At a May 14 public forum on historic preservation in Monterey sponsored by the Cannery Row Foundation, Kibby, a forum panelist, defended the city''s commitment to historical preservation, pointing to examples of city-owned historical buildings, such as the historic Spanish and Mexican-era adobes, Doc Ricketts'' Lab, the worker''s shacks on Cannery Row, and the city''s recent acquisition of historical sites on the Presidio.
"Who can tell the story of Monterey?" he asks rhetorically. "We can. The city can."
Kibby explains that most of the salvaged historical buildings on Cannery Row, near downtown, and in the Lighthouse district have been restored by the property owners themselves or by citizen-initiated efforts without city intervention, while the city has concentrated its efforts on buildings constructed prior to 1878. But the city is feeling increasing pressure to define more recent history in terms of public policy, he says, particularly relating to Cannery Row.
"Our primary effort has been on the national level, the Spanish and Mexican eras and early California history," he says. "The question now is what happens to the buildings constructed after the turn of the century and how the city is going to deal with that."
Critics say that the city has a track record of historical neglect. For example, they say, Casa Serrano was slated for a bulldozer visit in 1955 to make way for a parking lot until the Monterey History and Art Association intervened. Later, the city''s proposed sale of a Victorian home on Archer Street prompted the formation of the Monterey Heritage Society in an effort to save the house.
At the forum, Monterey Planning Commissioner and panelist Molly Erickson presented the city''s general plan, which does indeed call for the preservation of significant structures built after the turn of the century. The general plan states the following as goals: "Preserve early-20th century structures that may become rare and endangered during the next few decades." And, "the reinforcement of the historic character of the downtown area and Cannery Row area is an important economic goal for Monterey."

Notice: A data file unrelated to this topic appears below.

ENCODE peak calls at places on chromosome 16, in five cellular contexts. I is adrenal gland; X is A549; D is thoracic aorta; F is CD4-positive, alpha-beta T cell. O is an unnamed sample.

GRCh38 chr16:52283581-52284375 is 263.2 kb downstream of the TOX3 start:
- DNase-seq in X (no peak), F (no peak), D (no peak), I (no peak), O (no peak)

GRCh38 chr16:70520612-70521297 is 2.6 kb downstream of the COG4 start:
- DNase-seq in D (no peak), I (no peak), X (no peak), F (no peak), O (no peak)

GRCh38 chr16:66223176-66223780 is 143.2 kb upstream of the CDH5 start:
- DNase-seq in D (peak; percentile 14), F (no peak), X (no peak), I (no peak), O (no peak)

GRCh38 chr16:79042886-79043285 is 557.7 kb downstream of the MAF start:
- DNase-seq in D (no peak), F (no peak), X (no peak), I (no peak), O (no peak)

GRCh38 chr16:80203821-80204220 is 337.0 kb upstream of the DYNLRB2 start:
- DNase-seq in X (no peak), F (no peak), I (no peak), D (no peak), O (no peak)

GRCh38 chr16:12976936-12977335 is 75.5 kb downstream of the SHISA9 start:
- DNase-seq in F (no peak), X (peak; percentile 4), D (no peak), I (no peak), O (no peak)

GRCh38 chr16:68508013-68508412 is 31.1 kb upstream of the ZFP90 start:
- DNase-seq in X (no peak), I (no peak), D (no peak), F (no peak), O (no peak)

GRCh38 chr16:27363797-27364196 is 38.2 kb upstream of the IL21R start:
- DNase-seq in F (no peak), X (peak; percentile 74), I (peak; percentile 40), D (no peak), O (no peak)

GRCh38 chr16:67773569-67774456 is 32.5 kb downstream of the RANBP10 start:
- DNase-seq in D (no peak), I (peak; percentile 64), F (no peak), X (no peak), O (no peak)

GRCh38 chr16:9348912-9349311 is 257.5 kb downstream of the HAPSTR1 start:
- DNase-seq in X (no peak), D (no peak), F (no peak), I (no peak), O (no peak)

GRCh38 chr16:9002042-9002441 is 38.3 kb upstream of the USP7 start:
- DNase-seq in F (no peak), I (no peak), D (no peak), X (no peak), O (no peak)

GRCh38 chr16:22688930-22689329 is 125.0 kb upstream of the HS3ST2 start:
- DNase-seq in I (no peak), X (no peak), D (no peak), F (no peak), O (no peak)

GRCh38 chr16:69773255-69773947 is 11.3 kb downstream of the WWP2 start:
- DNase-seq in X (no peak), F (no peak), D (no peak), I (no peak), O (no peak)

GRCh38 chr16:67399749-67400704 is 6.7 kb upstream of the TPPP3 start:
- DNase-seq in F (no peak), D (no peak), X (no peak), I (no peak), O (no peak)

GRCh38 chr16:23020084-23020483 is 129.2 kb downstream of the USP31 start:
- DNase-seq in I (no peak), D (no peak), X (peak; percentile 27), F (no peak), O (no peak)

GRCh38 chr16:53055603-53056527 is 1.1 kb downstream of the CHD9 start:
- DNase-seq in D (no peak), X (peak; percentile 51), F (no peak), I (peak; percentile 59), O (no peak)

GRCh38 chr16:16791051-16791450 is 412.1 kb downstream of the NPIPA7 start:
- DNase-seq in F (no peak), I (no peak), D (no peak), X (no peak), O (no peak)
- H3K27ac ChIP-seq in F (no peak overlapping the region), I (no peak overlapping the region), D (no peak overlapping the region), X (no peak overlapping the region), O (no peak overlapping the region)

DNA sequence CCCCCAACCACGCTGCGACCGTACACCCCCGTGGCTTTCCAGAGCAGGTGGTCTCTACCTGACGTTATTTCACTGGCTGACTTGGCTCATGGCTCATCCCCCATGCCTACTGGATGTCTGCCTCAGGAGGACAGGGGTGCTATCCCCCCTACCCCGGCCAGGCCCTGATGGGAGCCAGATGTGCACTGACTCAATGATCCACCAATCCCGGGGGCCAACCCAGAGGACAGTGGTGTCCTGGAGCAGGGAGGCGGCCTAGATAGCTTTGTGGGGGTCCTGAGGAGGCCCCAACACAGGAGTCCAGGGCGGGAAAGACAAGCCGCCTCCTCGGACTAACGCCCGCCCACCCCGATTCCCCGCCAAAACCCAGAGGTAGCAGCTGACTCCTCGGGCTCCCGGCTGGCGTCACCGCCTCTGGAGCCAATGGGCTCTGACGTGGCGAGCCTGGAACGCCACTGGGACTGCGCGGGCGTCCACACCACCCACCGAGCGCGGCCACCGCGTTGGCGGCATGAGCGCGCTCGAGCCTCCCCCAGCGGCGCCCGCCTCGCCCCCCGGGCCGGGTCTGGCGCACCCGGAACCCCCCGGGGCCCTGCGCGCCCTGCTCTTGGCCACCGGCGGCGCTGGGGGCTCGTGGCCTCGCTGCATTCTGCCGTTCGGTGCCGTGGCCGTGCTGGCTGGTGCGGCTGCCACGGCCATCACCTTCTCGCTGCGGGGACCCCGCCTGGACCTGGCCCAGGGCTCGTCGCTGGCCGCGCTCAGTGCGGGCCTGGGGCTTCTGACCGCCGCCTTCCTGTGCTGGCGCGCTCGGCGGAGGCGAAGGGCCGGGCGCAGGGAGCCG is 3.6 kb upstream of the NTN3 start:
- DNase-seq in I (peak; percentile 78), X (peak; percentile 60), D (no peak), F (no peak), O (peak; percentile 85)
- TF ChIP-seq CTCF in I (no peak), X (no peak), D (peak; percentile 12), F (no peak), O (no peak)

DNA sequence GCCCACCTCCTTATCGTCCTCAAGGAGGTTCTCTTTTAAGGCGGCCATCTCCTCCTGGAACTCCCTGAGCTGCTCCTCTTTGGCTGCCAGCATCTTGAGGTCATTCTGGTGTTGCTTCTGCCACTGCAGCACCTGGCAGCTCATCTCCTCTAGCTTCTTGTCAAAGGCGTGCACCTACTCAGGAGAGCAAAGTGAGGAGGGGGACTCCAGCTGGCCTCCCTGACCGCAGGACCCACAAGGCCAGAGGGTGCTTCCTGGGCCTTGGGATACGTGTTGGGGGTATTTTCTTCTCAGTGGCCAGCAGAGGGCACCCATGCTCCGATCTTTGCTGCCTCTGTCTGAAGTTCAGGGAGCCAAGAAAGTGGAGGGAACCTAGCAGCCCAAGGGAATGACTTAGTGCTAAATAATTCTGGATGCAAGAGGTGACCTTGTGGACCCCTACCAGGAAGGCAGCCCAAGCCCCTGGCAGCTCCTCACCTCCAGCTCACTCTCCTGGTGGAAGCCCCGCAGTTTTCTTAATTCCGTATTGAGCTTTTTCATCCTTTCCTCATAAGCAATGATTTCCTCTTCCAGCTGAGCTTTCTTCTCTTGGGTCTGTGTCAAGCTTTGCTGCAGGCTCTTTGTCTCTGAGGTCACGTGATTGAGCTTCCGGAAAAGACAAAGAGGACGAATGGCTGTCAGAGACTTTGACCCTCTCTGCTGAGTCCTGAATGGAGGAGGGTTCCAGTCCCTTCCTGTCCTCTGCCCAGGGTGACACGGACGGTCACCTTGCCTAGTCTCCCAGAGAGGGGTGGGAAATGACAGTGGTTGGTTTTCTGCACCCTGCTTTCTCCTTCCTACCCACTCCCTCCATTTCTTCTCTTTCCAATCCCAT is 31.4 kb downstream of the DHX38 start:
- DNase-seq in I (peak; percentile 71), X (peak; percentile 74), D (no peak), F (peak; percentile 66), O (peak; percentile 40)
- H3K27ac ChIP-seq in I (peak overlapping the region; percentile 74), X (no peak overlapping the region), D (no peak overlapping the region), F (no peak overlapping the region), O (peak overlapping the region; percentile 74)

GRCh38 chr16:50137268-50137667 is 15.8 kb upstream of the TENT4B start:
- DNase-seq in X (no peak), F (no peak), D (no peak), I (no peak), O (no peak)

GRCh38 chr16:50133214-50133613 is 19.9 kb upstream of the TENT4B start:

Nevertheless, Hotelling says Monterey continues to bend under pressure from well-connected landowners. According to Hotelling, the city uses the lack of a maintenance provision for historical buildings as an excuse to practice a laissez-faire policy. Property owners are not required by the city to upkeep historical buildings that are privately owned. Eventually, like San Xavier, some buildings fall into disrepair, are condemned, and are torn down.
"I''m against over-regulation," he says, "but there are zoning laws, there are rules. And when you have a city that promotes its history in the general and land use plans, for the city not to enforce it is a complete lack of respect."
Currently, citizens are concerned about the future of the Stohan building on Cannery Row owned by Cannery Row Marketplace, LLC, which is seeking to build a mixed use development on the waterfront. Citizens were alarmed last January when the historic building appeared to be undergoing internal renovations. Once alerted, the city issued a stop work order. But activists also fear that when the Cannery Row moratorium expires in September, the Stohan building will be the first to go.
"The big danger right now is...the Stohan building," says Evans. "The owner ripped out the alarm, the building has been left open. The city has the responsibility to keep that building from deteriorating, to say ''either protect that building or we''ll do it for you.''"
But the future of historic preservation in Monterey is ultimately in the hands of the voters.
"You have this constant swinging pendulum effect and lately it''s been swinging in the direction of property rights," says Hotelling. "Historical preservation, or the lack thereof, will be an election issue. I hope that the city council learns in November that, yes, the rights of property owners are important, but community values cannot be ignored." cw